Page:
The Baker Soil Test, abbreviated BST, evolved from the concept that the availability of an ion to plants is related to its activity or relative partial molar free energy within the substrate. From the concepts of Relative Partial Molar Free Energy and the Gibbs-Duhem equation, it becomes obvious that plant availability of an ion is affected by all factors affecting ionic activity. For soil systems, these factors include water properties, mineral solubilities, ionic adsorption, and other entropy changes. A perfect soil test would measure the true ionic activity or relative chemical potential of labile ions, analogous to pH and acidity (pCd2+ and labile cadmium for cadmium).
The BST includes measurements and interpretations of the extractable amounts (Q), the negative logarithm of the activity of ions associated with diethylene triaminepenta acetic acid (pCd2+), and concentrations of cadmium and other metals by the U.S. Environmental Protection Agency (1986) method.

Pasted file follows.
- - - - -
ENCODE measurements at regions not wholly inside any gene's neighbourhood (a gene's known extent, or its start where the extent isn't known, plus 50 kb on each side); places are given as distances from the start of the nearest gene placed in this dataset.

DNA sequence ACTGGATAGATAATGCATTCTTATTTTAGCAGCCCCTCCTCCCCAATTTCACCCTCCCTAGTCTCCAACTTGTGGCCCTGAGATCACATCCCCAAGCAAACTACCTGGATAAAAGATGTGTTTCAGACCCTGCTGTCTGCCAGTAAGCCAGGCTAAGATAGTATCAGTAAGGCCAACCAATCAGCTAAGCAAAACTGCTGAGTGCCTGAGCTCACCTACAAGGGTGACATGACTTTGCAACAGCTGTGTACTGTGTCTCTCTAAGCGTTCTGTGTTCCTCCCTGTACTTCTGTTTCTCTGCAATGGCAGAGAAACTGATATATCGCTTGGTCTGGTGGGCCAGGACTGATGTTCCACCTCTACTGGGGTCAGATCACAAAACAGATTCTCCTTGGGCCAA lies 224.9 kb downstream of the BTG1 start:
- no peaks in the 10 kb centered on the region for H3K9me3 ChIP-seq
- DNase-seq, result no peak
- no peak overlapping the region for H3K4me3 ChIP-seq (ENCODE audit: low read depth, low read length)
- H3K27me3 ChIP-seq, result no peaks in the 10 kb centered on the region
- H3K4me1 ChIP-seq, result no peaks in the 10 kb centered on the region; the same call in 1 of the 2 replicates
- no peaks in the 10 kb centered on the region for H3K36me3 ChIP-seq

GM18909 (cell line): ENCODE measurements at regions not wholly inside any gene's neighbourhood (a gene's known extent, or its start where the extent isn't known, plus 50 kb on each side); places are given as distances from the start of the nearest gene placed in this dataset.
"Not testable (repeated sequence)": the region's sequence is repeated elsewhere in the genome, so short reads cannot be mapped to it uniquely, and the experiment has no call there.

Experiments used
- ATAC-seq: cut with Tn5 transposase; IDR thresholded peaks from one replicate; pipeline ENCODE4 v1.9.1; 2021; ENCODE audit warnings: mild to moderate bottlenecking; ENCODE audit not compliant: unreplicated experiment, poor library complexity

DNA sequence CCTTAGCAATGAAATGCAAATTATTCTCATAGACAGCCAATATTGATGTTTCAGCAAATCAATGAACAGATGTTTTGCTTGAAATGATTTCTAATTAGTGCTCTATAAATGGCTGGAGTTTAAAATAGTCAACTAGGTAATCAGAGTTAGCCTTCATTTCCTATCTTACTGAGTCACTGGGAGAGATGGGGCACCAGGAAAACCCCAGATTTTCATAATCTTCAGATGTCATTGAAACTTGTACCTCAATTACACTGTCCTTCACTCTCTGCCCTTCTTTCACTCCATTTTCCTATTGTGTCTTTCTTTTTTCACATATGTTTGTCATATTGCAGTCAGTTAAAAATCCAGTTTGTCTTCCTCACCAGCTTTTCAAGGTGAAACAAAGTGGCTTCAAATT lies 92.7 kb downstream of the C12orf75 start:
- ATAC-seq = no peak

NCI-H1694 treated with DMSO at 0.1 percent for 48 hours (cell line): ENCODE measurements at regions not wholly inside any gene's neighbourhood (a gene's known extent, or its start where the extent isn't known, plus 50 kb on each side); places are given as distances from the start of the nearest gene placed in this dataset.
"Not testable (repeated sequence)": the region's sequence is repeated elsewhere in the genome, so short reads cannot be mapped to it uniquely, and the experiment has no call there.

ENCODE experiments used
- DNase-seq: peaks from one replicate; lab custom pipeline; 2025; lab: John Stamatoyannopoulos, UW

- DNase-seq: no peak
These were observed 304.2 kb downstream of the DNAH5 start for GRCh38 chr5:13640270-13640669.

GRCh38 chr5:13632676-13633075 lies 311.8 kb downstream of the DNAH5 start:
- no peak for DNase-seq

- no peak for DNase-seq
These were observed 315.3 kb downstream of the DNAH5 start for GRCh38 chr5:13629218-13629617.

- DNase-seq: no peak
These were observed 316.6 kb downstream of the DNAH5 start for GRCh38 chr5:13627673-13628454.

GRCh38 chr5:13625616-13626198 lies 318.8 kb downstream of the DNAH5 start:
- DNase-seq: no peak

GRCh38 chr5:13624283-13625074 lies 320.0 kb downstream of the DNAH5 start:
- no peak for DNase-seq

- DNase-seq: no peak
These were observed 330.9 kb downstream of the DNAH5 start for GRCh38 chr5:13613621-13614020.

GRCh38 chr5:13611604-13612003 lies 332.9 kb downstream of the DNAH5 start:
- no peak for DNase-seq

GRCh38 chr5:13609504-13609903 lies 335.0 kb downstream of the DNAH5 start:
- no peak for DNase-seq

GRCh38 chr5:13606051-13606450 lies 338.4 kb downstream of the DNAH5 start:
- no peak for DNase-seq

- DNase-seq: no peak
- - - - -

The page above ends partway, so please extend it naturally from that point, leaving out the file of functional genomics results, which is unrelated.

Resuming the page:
The determination of the intensity and buffer capacity (dI/dQ) of Cd2+ and other metals is important in order to identify soils with low potential cadmium uptake by crops, those with high cadmium uptake, and those for which the desired reduction of cadmium uptake by plants can be obtained by liming and other treatments which have been found to increase the soil buffer capacity. Reaching equilibrium after treatment takes time, and the required time can be expected to be different for different soils. The intensity and buffer capacity, predicted by the BST, should therefore be obtained repeatedly over time for soil management of cadmium and other elements for crops in the food chain.